A master’s degree in history is a surprisingly versatile investment. While many graduates become educators and researchers, there is a wide range of career opportunities—degree holders also become journalists, documentary editors, and librarians. But as surprising as this may be to some, a deeper look reveals that it shouldn’t be. After all, at their core graduate programs in history provide intensive training in research and critical analysis which are skills with wide reaching applications.
To be more specific, students can expect advanced courses on historical periods and events. During the courses, students learn to situate and analyze social and political context and to develop conclusions that shape our understanding of history. The resulting conclusions help us to understand the historical frameworks that continue to shape contemporary perspectives. Underlying the material is a focus on identifying complex patterns and communicating clear interpretations—a skill that has far reaching practicality.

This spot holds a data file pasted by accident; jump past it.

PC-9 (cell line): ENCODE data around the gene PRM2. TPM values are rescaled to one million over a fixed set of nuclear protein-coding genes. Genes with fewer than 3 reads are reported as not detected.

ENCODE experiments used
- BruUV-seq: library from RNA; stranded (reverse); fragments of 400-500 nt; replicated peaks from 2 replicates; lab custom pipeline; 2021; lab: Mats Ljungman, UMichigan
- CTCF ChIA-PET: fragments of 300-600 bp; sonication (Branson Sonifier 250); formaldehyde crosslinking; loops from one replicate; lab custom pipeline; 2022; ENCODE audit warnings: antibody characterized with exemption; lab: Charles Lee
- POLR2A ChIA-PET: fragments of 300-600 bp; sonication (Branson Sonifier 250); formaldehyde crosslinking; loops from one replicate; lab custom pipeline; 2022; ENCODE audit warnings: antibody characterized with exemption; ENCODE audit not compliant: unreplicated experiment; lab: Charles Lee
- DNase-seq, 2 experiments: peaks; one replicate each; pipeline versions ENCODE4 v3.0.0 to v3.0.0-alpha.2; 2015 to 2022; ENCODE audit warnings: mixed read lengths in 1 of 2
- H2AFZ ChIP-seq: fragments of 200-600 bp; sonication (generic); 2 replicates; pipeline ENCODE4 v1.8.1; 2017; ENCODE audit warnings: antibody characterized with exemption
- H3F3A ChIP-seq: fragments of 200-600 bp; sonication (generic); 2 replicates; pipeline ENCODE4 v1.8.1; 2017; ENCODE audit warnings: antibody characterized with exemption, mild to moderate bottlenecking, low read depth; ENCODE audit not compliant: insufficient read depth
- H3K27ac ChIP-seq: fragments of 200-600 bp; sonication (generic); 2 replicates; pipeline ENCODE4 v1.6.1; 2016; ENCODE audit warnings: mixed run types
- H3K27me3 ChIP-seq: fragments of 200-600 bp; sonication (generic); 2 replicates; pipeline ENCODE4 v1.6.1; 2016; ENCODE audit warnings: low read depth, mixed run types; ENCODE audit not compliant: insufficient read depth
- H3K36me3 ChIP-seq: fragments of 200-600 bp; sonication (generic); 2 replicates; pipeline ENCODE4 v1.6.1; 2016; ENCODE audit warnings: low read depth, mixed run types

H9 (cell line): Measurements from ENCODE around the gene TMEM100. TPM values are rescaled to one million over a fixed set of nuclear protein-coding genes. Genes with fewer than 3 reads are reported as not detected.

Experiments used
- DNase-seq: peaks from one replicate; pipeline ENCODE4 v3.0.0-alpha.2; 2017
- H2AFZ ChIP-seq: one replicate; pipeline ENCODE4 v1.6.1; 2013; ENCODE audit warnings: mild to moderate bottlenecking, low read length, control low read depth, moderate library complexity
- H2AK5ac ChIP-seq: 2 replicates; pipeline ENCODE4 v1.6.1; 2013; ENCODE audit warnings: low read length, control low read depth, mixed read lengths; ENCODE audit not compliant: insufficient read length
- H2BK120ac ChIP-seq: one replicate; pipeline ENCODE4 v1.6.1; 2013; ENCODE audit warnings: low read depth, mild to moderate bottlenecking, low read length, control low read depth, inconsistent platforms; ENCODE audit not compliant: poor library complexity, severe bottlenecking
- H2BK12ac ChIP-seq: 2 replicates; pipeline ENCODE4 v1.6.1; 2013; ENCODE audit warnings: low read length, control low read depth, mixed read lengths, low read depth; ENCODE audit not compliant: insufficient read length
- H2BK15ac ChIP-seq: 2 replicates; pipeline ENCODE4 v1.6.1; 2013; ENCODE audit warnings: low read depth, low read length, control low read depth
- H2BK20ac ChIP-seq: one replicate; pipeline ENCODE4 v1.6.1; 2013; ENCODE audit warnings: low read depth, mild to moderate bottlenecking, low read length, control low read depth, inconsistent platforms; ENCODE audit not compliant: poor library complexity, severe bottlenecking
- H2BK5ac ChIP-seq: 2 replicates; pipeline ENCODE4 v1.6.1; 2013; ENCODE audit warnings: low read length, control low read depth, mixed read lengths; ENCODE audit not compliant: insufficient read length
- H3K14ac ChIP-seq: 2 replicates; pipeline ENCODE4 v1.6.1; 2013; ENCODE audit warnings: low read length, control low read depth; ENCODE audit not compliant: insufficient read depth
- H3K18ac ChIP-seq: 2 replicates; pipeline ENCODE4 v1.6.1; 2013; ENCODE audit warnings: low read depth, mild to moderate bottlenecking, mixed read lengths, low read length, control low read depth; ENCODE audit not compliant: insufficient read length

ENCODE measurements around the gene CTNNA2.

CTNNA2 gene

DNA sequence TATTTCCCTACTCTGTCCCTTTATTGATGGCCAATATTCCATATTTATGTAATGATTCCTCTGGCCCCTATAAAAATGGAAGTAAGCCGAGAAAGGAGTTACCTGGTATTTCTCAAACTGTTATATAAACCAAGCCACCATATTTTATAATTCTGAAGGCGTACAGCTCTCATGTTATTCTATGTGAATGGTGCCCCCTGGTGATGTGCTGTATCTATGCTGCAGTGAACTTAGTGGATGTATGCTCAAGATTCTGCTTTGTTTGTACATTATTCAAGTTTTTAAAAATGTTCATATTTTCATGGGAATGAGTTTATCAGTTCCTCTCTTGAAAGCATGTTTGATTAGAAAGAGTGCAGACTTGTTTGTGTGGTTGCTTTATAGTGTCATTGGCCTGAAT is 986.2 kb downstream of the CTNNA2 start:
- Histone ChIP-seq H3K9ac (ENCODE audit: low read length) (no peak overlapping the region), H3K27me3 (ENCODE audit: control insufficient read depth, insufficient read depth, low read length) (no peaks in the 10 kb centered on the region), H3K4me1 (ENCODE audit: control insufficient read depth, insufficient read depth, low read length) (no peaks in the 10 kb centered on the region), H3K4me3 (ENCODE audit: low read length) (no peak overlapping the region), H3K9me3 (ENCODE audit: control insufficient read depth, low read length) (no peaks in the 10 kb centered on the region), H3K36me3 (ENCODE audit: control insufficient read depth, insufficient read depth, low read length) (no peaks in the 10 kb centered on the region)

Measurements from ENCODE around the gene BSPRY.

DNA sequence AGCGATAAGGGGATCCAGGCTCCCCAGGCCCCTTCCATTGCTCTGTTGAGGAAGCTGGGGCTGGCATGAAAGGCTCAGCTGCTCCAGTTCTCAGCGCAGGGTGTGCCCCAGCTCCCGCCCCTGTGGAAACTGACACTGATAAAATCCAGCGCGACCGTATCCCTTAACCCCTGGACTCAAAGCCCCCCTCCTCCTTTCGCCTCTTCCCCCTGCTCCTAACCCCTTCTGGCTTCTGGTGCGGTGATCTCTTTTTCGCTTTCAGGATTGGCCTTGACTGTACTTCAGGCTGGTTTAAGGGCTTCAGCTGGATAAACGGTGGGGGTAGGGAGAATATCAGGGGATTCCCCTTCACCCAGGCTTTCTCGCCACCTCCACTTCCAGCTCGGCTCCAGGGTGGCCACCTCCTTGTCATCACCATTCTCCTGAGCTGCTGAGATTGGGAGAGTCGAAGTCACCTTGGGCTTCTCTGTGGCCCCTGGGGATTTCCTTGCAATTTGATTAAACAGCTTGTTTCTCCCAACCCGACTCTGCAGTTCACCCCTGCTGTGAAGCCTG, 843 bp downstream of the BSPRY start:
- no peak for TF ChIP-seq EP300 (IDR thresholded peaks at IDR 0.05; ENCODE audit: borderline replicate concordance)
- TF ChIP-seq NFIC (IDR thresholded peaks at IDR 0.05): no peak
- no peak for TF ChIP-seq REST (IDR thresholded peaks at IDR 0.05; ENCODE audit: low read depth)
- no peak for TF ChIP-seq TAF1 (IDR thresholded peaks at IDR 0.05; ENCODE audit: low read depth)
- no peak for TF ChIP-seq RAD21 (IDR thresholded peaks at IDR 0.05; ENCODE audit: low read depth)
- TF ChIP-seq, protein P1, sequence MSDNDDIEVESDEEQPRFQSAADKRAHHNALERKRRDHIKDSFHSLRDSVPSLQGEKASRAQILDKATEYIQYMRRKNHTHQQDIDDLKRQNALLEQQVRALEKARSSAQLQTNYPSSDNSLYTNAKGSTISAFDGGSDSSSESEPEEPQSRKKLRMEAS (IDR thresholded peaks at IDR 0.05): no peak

There are many career opportunities for graduates with a master’s degree in history. Common career paths include becoming a teacher, researcher, and journalist.
Yes. Most accredited schools and universities now offer online programs for most degree paths.
Most employers recognize and respect online degrees. What matters more is a student’s performance in the program.
A master’s in history takes around 2 years to complete—the standard for most master’s programs.
Yes. A master’s degree in history is versatile and can increase an individual’s chances of employment in many fields.
It’s no secret that a knowledge of history is essential to the progression of society. The research and communication skills students gain from graduate programs in history make this statement more true than ever. In short, a program in history opens the opportunity to fulfilling and culturally significant careers.